An entirely gratuitous picture of me and my book! In fact it arrived a few days ago now but here’s the photo of me and FAR AWAY! If you’d like to buy it I’d be delighted and if you read it I’d love to know what you think. It’s available as a paperback: ISBN 9781784623401 and also as an e-book: eISBN 9781784629953.

Here’s the link: http://www.troubador.co.uk/book_info.asp?bookid=3292

You can also order it through your local bookshop.



Truman Capote (above) said:

‘I started to write when I was eight years old. I mean really seriously. So seriously that I dared never mention it to anybody.’ CONVERSATIONS WITH CAPOTE: LAWRENCE GROBEL (NAL BOOKS 1985).

Good for Truman!

He certainly had a head start on me. I came to writing much later. Many writers, like Capote, start making up stories from a young age but I wasn’t one of them. The only story I can remember writing as a child was for a competition set by The Puffin Club. For which I received a notebook with ‘The Posh Puffin Pad’ emblazoned on it in gold letters. I think they gave them to everyone who entered.


I was well into my twenties before I began writing seriously.  For a long time my dream of becoming a writer absolutely terrified me. And yet in answer to the question: What do you really want to be?  it was always writing that came up and specifically writing fiction.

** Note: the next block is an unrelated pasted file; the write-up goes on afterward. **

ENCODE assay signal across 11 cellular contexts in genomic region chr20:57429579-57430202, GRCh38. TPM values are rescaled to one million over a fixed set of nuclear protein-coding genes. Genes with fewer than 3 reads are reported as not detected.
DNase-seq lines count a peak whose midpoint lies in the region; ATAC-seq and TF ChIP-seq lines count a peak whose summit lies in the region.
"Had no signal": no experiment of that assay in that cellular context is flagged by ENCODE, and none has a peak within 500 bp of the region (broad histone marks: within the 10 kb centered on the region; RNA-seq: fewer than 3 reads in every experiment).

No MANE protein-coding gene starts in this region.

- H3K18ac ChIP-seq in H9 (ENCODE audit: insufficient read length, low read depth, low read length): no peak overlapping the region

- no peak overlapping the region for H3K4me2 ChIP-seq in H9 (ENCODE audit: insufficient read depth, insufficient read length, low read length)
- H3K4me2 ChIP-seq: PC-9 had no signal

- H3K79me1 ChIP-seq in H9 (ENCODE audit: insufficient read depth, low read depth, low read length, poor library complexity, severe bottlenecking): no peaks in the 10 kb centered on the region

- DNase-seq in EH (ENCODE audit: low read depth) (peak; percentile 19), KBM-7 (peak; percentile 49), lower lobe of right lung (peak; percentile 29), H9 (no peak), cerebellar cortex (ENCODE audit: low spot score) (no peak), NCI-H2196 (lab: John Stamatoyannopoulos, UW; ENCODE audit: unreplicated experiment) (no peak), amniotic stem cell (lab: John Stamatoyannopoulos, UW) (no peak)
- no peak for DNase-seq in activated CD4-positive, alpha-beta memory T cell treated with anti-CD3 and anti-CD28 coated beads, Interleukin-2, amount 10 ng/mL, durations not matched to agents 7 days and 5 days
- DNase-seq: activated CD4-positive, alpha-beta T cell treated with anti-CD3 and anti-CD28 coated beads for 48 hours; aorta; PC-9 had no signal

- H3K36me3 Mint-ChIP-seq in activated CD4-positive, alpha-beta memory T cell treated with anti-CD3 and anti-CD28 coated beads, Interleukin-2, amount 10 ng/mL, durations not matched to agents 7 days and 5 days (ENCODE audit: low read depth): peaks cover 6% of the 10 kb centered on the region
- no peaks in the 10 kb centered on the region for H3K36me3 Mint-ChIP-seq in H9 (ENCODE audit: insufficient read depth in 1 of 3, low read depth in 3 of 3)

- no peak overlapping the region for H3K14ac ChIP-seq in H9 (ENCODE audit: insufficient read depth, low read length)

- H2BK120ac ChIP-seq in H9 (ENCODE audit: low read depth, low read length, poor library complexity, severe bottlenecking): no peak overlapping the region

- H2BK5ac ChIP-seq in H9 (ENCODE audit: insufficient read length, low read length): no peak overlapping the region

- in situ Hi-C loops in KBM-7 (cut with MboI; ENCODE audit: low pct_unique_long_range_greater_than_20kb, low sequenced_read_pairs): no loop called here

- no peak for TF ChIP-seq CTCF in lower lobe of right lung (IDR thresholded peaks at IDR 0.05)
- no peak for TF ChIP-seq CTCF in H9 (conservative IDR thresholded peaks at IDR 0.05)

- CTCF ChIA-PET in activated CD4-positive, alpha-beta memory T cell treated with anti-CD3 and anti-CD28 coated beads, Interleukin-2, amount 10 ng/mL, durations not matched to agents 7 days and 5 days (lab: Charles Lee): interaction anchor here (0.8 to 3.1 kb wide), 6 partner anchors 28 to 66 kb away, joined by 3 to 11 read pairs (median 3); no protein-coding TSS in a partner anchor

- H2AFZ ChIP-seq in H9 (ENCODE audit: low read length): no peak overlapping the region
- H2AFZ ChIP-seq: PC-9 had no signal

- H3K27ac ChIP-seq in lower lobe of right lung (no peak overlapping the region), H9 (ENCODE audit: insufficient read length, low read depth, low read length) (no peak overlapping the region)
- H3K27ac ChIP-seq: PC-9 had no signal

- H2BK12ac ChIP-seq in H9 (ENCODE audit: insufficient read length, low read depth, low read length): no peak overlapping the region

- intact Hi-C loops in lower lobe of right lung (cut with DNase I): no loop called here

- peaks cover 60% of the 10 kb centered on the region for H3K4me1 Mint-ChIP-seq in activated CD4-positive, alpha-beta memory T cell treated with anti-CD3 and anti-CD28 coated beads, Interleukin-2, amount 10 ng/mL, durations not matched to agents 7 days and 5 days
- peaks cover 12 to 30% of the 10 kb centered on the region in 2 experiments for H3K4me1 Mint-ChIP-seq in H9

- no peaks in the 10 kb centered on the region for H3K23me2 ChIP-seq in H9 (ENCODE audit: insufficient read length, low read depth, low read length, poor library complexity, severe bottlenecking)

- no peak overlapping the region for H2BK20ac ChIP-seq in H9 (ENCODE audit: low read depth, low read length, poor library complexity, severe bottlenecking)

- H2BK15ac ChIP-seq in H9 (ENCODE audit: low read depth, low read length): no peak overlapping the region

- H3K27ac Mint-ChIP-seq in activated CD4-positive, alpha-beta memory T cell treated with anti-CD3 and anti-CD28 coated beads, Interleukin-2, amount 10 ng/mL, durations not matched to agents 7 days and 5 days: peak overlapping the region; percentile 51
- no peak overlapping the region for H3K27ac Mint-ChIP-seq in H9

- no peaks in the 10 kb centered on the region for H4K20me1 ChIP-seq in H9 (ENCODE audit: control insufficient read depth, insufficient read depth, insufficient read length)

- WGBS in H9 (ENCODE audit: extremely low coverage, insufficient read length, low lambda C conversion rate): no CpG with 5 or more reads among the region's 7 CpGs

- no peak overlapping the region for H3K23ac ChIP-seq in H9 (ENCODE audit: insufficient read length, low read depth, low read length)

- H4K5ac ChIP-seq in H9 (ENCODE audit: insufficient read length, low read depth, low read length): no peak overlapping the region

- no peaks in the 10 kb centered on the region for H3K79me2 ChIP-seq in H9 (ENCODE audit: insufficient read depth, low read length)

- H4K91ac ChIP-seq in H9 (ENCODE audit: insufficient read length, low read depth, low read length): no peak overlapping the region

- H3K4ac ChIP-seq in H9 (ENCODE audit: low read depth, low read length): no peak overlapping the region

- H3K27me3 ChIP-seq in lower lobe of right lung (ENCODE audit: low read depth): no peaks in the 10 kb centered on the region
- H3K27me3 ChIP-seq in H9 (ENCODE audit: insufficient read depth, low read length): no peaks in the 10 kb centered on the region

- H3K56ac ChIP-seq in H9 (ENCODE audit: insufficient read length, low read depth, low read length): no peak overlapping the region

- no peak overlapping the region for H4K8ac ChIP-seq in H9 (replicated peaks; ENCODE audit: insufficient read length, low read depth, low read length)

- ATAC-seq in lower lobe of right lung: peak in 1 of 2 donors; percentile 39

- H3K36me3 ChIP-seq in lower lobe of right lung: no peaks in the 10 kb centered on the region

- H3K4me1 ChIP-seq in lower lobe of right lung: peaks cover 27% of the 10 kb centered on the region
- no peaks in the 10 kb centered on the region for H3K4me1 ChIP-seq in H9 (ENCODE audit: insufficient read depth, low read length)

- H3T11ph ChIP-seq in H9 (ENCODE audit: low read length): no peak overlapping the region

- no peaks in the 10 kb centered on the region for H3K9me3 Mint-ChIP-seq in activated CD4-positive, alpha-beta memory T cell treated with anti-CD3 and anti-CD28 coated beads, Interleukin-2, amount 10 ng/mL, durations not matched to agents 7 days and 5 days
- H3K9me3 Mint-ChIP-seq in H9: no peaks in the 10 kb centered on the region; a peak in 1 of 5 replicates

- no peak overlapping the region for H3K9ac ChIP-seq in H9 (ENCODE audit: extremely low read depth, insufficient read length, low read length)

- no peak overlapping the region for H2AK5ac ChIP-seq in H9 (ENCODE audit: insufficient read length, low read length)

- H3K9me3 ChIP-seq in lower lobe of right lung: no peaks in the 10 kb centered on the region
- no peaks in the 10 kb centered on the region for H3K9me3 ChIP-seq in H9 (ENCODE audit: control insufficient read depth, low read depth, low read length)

Why the terror?

Having a respected writer for a father probably had something to do with it. I remember reading a review of his highly acclaimed biography of Disraeli. Harold Macmillan had written of the book:

‘It is outstanding. Robert Blake is a great historian – sympathetic, exhaustive, and with a light touch withal. He has not attacked; he has defended. He has portrayed, with delicacy and penetration, the most exciting and, in a curious way, the most modern of all Victorian statesmen. A great book.’

I felt tremendously proud but also rather alarmed; it seemed like a lot to live up to. It also made me think there must be hidden depths to the shy, courteous man who sent up smoke signals of burnt toast every morning.

I did not enjoy my degree and reading out essays in tutorials was always an embarrassing form of torture.  By the time I left university I was right off writing. I was right off everything.

And so, uncertain how to pursue my dream of writing fiction, I decided to make myself as miserable as possible by training to be a solicitor.

To be continued…